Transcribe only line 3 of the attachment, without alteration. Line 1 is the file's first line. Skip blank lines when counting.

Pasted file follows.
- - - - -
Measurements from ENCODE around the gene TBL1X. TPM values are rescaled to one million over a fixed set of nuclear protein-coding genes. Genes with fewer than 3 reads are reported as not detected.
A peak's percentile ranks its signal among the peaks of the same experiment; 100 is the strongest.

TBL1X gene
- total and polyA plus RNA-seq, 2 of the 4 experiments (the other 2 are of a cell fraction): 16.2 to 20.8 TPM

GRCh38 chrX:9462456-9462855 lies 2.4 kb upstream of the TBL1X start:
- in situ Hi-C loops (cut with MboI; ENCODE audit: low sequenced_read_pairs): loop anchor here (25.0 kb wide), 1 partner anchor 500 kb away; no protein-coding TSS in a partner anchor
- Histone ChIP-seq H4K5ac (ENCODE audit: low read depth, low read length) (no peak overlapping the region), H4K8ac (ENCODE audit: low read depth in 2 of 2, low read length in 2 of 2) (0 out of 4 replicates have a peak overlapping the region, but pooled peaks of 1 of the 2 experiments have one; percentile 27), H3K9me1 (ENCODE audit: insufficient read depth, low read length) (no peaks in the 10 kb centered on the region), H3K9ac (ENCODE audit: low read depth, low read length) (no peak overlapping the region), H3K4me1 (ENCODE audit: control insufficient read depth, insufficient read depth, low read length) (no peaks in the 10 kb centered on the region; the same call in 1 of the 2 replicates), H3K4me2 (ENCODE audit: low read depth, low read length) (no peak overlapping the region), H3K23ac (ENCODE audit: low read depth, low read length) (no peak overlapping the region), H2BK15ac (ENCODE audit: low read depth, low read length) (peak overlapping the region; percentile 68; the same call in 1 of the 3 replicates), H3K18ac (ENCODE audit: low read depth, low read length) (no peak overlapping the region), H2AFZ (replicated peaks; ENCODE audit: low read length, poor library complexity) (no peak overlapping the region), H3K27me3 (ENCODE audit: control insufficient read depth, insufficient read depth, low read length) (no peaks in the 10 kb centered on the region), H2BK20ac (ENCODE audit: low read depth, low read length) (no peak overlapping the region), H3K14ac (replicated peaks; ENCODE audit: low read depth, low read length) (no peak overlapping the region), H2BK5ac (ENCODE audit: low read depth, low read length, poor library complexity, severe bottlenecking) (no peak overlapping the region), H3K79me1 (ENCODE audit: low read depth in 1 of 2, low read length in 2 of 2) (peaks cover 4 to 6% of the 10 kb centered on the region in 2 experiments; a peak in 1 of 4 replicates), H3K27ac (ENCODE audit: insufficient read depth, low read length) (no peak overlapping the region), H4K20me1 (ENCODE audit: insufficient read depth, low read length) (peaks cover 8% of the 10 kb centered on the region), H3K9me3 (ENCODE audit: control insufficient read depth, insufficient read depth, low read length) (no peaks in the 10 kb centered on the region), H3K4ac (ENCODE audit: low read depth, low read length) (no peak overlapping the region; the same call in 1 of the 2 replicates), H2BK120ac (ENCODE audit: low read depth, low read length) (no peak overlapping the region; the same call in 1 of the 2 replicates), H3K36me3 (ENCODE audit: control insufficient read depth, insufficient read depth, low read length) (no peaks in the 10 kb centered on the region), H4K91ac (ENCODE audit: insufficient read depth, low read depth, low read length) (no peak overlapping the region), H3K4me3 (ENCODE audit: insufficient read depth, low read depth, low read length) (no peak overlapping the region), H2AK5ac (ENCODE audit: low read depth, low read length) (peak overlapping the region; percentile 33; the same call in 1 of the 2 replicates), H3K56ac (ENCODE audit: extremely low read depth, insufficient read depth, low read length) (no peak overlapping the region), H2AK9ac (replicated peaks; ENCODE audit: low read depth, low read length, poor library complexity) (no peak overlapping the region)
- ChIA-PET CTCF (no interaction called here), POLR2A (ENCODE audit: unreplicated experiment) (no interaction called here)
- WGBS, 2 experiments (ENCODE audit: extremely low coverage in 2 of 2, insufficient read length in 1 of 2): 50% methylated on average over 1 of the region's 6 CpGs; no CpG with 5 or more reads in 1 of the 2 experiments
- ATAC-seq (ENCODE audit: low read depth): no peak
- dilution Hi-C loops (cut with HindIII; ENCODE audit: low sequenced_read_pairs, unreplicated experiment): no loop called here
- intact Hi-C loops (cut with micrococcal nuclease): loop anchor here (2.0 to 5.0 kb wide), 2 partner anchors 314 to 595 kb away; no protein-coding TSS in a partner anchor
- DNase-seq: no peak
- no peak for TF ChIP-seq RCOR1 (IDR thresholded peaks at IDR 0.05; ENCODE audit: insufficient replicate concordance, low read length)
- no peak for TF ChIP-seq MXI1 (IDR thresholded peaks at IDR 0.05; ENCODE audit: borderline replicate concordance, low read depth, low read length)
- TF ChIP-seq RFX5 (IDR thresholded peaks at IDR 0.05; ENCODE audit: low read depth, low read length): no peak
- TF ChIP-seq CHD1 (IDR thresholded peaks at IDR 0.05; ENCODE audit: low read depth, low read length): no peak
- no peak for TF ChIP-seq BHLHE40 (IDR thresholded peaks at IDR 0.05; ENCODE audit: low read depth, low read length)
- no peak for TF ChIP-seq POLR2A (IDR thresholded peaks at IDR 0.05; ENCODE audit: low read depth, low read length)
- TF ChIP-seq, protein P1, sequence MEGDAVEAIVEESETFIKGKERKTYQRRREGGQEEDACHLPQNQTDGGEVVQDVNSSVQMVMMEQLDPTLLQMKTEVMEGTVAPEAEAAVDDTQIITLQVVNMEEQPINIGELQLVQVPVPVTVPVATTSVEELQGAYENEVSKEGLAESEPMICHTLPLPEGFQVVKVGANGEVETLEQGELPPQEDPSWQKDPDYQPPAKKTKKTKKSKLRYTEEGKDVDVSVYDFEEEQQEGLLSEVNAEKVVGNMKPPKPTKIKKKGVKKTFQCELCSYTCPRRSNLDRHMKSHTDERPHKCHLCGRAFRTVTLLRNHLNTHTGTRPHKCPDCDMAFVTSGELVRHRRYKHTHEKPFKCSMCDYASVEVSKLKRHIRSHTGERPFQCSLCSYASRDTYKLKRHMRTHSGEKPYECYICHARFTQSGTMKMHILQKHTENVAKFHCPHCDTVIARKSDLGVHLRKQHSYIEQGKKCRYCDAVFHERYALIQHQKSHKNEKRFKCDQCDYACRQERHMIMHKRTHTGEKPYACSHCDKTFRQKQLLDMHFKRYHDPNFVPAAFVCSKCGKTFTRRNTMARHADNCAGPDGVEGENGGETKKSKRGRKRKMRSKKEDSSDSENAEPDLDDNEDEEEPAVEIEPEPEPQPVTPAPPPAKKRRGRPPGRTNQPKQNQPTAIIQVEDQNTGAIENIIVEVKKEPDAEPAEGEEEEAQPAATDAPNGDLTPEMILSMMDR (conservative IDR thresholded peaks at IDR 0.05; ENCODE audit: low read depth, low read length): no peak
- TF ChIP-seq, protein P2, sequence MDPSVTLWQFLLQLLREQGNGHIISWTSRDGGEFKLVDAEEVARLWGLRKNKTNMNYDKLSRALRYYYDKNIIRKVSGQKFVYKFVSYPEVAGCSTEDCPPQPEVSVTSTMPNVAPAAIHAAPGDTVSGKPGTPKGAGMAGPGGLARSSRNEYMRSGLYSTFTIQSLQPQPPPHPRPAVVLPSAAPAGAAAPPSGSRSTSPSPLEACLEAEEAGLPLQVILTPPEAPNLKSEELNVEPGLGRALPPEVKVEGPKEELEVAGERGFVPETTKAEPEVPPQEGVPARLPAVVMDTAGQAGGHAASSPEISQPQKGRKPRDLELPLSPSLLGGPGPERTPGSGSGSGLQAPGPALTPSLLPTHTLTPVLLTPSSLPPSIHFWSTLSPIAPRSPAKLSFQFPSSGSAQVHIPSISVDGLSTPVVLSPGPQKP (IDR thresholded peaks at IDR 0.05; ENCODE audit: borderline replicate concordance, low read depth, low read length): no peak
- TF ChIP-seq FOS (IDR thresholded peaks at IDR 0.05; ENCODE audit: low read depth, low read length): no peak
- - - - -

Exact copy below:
TBL1X gene